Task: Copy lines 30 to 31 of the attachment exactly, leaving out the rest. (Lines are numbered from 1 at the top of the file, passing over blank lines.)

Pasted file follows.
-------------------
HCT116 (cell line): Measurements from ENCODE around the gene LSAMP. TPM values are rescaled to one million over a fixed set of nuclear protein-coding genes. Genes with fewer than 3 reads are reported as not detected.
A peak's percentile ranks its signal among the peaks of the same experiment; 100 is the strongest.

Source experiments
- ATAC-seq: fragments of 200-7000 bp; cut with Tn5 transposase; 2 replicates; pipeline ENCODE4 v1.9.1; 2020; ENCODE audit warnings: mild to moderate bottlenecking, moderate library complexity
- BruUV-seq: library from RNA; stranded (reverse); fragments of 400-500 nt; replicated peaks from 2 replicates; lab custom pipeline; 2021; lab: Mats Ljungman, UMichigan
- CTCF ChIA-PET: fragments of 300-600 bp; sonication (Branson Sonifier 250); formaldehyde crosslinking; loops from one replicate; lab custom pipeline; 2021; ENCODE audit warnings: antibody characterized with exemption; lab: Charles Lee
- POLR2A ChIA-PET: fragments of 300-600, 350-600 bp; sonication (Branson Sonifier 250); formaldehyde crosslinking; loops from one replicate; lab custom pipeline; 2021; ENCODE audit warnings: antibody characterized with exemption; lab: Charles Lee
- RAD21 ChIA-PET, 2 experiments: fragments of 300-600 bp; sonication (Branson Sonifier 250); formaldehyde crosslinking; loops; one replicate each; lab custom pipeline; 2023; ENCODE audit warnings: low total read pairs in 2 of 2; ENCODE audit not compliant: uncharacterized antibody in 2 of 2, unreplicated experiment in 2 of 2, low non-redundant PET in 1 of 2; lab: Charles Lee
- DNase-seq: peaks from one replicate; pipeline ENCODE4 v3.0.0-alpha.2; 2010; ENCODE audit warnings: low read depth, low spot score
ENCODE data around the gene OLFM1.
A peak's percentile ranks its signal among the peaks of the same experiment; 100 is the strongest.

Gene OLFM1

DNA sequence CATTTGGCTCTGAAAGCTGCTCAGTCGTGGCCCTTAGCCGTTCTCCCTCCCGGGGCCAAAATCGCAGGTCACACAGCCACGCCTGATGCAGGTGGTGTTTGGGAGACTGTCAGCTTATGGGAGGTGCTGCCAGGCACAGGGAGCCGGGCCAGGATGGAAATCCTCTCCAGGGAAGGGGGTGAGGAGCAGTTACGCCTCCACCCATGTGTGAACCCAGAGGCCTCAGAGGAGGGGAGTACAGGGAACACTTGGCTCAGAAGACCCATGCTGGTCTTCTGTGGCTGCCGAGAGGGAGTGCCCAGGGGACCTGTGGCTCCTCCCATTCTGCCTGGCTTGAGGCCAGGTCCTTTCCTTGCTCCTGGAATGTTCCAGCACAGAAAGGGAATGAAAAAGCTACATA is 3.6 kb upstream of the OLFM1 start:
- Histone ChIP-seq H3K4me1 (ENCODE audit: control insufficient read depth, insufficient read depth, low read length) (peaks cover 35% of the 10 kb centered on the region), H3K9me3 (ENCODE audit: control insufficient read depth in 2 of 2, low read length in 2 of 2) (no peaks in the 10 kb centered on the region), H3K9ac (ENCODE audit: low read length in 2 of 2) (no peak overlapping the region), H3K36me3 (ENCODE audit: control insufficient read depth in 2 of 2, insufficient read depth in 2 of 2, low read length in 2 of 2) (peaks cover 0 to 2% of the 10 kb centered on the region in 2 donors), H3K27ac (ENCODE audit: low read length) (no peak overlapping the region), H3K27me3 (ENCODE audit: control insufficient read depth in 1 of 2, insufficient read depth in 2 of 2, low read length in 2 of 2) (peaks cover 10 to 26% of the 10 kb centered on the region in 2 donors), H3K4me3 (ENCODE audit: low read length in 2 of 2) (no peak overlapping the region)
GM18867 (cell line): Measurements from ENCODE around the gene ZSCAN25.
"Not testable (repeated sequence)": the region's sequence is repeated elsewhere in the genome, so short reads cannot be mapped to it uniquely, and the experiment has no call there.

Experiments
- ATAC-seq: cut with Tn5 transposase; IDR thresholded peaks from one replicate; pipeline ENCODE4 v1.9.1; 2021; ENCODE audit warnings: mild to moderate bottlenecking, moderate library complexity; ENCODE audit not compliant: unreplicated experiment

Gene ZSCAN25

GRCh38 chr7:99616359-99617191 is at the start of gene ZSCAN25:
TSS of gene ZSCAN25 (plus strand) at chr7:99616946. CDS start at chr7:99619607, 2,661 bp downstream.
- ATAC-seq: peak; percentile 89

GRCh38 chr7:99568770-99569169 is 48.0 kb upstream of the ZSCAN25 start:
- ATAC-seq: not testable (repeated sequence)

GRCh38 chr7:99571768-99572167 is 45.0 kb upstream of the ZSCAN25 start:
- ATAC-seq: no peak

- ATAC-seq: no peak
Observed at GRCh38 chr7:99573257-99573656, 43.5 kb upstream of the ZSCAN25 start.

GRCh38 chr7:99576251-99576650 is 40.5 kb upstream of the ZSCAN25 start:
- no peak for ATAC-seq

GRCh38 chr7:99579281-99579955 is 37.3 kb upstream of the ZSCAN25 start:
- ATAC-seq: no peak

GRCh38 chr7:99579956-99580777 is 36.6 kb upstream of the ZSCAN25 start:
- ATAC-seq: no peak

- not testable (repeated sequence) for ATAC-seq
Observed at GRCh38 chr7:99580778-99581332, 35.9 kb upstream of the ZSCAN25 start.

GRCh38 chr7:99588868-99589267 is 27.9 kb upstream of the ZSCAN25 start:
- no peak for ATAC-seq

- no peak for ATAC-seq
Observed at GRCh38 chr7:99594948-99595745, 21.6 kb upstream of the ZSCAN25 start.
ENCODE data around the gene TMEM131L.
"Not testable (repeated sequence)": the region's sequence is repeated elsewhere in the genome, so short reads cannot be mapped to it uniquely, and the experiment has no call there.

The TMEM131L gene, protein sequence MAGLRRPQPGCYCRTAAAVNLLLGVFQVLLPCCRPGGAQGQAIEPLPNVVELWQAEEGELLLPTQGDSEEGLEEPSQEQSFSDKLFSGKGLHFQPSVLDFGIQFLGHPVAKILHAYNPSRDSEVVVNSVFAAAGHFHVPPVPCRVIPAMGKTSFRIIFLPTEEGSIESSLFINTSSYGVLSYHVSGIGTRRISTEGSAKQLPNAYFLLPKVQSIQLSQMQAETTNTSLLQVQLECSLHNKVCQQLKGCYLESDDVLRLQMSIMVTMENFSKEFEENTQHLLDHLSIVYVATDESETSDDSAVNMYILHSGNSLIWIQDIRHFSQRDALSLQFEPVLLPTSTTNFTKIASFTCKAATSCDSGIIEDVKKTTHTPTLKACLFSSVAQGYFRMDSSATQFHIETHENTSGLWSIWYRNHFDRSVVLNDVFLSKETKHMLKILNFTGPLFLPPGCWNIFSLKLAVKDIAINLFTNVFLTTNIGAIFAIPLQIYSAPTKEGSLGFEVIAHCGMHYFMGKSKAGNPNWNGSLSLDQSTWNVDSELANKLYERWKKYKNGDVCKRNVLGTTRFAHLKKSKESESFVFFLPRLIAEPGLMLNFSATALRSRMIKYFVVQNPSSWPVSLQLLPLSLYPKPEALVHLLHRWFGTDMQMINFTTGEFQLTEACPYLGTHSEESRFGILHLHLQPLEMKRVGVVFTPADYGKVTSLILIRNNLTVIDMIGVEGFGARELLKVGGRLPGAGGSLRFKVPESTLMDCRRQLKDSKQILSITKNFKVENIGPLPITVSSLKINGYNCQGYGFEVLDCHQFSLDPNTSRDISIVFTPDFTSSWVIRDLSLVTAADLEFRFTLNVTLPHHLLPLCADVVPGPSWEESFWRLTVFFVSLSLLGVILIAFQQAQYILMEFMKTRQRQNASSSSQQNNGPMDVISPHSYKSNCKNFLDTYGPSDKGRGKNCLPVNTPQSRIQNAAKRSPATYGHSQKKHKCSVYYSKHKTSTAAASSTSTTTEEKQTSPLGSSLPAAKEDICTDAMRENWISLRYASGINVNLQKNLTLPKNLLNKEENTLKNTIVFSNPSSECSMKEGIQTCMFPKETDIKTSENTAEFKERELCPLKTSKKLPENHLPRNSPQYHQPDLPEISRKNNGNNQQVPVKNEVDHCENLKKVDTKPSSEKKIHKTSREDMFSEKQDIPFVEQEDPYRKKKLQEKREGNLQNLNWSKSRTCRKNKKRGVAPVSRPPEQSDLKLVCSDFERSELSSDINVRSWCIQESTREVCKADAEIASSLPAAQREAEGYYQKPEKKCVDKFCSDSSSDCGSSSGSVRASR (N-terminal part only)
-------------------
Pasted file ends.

- no peak for ATAC-seq

GRCh38 chr7:99579281-99579955 is 37.3 kb upstream of the ZSCAN25 start: